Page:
ROME FILM FEST   

#RomaFF15 | John Waters steps up to the Fest stage for a Close Encounter

15-25 October, 2020 | Auditorium Parco della Musica

My Name is Francesco Totti by Alex Infascelli, the multiple-award-winning director of Almost Blue and S Is for Stanley, will be presented tomorrow at 7pm in the Sala Petrassi of the Auditorium Parco della Musica. In the documentary, the former captain of the Roma team retraces his life story as if he were watching the movie of his life, along with audiences. Scenes capturing the highlights of his career and his personal life, first-time reminiscence – all start to flow, along with the emotions. An intimate first-hand look at the athlete and the man. The screening of the film follows in the Sala Sinopoli at 7:30pm.

 

Next up in the Sala Sinopoli, at 10:30pm, the premiere of Summer of 85, written and directed by François Ozon. The film tells the story of sixteen-year-old Alexis, who spends the summer of 1985 at a seaside resort on the coast of Normandy, Alexis is saved one day from drowning by the heroic act of eighteen-year-old David: Alexis doesn’t know it, but he has just met the friend of his dreams. But will the dream last for more than one summer?

 

The My Cityplex Savoy cinema will be hosting two films from the Official Selection on Saturday. The first, at 7pm, is the world premiere of Ricochet by Rodrigo Fiallega. Martijn is a man in his mid-fifties. A foreigner, he has lived in a quiet town in Mexico for twenty years and got married and started a family there. Then his son was killed during the town’s festival. Since then, Martijn has developed a terminal disease and separated from his wife. The day shown in the film is the one when Martijn hears his son’s murderer is getting out of jail. At that very moment Martijn decides to take revenge. The second offering, at 9:30pm, is The Best Families by Javier Fuentes-León. “We wanted to make a film that would become a mirror in which to reflect what separates us, but also what unifies us,” the director declares. “And what better tool than humour to invite us to face our social faults? We want to make people laugh so that they can open themselves up to the social reflection underlying the comedy.”

 

At 9pm in the Teatro Studio Gianni Borgna, John Waters takes the stage for a Close Encounter with Fest audiences. A cult figure and a key figure in contemporary cinema, John Waters has authored some of the most transgressive and provocative films of all time. Duke of Dirty, Pope of Puke, or Pope of Trash: these are monikers that Waters has always been proud of, claiming that “it takes good taste to appreciate bad taste”. During the Close Encounter, Waters will discuss his career in film and the movies that have shaped him as a filmmaker.

 

It was a hit last year, and it’s back this year at the 15th annual Rome Film Fest: “Duel”, the talk series which features two cultural, film or entertainment figures who face off before Fest audiences, sharing their opposite takes on issues related to cinema, its leading players, and its stories. The duelling debuts tomorrow, Saturday, October 17, at 5pm at the MAXXI, when the Film Fest’s Artistic Director, Antonio Monda, confronts Francesca Chiamulera, creator and director of the festival “Una Montagna di Libri”, the literary talk series in Cortina, and the Cortina d’Ampezzo Award for Literature. They will be sparring over two classic science-fiction films: Close Encounters of the Third Kind by Steven Spielberg and Alien by Ridley Scott.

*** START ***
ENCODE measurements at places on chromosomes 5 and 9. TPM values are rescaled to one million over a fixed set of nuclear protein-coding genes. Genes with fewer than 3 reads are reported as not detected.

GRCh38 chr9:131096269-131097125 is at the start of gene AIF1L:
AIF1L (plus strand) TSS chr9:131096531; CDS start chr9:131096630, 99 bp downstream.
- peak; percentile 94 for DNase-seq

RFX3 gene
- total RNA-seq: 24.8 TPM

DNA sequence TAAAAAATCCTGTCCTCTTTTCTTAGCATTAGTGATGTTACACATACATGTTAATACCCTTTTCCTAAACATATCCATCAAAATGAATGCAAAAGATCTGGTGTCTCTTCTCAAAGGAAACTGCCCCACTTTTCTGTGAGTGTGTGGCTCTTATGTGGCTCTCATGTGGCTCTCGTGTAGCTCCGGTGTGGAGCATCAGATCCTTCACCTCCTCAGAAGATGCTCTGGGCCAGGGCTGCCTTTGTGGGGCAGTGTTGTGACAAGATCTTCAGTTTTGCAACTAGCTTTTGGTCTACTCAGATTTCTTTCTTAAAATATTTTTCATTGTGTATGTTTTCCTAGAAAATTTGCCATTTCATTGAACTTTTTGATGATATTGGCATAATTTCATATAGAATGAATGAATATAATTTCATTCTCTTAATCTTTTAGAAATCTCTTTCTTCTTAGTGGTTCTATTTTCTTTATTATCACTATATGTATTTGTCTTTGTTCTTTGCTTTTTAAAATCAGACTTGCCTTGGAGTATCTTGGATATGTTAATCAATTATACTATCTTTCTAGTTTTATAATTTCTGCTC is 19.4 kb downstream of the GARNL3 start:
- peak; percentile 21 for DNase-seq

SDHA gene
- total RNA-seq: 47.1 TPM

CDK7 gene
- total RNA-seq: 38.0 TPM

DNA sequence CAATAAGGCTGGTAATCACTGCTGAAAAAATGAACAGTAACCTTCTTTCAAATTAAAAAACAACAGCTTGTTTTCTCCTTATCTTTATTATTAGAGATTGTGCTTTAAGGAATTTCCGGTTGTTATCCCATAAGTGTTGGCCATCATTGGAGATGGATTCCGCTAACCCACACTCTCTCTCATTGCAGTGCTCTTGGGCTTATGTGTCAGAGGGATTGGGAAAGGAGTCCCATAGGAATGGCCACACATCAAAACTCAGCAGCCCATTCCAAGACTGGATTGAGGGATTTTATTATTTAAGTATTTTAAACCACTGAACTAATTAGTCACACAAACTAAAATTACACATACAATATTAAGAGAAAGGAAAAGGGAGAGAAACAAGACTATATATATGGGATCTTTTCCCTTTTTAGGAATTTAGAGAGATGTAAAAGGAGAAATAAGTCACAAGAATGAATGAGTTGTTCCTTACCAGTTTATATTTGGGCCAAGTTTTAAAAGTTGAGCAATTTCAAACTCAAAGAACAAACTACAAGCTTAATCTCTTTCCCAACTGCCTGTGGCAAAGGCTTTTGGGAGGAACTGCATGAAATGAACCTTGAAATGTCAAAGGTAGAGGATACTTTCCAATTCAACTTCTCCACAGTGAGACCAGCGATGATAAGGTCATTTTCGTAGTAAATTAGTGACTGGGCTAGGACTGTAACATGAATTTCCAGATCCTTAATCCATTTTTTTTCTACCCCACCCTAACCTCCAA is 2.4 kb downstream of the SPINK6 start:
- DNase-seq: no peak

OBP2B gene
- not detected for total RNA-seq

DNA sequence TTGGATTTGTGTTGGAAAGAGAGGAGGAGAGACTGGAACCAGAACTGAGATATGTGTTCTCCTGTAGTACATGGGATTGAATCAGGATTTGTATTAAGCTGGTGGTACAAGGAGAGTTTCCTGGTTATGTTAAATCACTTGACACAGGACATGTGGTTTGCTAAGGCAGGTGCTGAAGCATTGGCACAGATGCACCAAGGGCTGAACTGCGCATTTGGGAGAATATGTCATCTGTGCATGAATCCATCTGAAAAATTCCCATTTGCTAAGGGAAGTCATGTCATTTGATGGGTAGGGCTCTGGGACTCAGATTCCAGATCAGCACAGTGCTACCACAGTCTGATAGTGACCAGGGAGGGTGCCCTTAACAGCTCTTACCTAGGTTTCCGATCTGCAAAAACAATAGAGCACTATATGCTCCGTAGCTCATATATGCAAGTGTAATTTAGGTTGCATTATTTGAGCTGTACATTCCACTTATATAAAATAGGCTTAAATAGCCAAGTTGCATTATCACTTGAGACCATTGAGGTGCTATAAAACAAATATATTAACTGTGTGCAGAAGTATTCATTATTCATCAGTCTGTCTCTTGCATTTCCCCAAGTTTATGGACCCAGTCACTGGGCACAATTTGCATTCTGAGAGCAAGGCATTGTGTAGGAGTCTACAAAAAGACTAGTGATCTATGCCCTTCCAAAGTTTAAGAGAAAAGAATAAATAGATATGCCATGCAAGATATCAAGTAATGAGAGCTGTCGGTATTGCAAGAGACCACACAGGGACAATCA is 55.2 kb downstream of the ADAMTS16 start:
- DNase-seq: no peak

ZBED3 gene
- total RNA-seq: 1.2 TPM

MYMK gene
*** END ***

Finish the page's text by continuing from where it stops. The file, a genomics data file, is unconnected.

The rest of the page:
Two events are scheduled at the MAXXI tomorrow. At 6:30pm, the screening of Glauber, Claro by César Meneghetti is an occasion to revisit the return to Rome – the Rome of his Italian exile – of the greatest Brazilian filmmaker of all time, after nearly half a century.

 

At 9:30pm, the MAXXI hosts a screening of The Eumenides by Gipo Fasano. The film is named after the third play in the Oresteian Trilogy, which follows Orestes as he is pursued by the Furies and is put on trial for his crime, only to be acquitted thanks to Athena’s deciding vote. The film itself revolves around the last night of freedom of a young man from a well-heeled Roman family. After having committed a crime, Valerio wanders aimlessly, in flight from invisible demons, awaiting judgment.

 

And tomorrow, Saturday, October 17th, the slate of seven screenings at the Teatro Palladium gets underway. It kicks off at 8pm with Un cielo stellato sopra il ghetto di Roma by Giulio Base, the story of the discovery of a mysterious yellowed photograph depicting a little girl, which will lead Christian and Jewish students to search for the truth. They undertake a journey through the memory of a painful past that is hard to forget, such as the 1943 raid on the Jewish ghetto of Rome.

 

After the premiere of Red, White and Blue, the Rome Film Fest treats audiences to two more episodes from the series Small Axe by Oscar®-winning filmmaker Steve McQueen, which features stories of the fight against racism in the Caribbean community of London between 1969 and 1982. The My Cityplex Savoy will be screening Mangrove at 11am and Lovers Rock at 3:30pm.

 

The Satyajit Ray retrospective continues at the Casa del Cinema: at 6pm, The World of Apu, and at 9pm, The Music Room. The following are the repeat screenins at the My Cityplex Savoy on Saturday: Their Algeria by Lina Soualem (at 4pm), Stardust by Gabriel Range (at 6:30pm), My Name is Francesco Totti (at 9:30pm), Small Axe – Red, White and Blue by Steve McQueen (at 5:30pm), and Time by Garrett Bradley (at 8:30pm).

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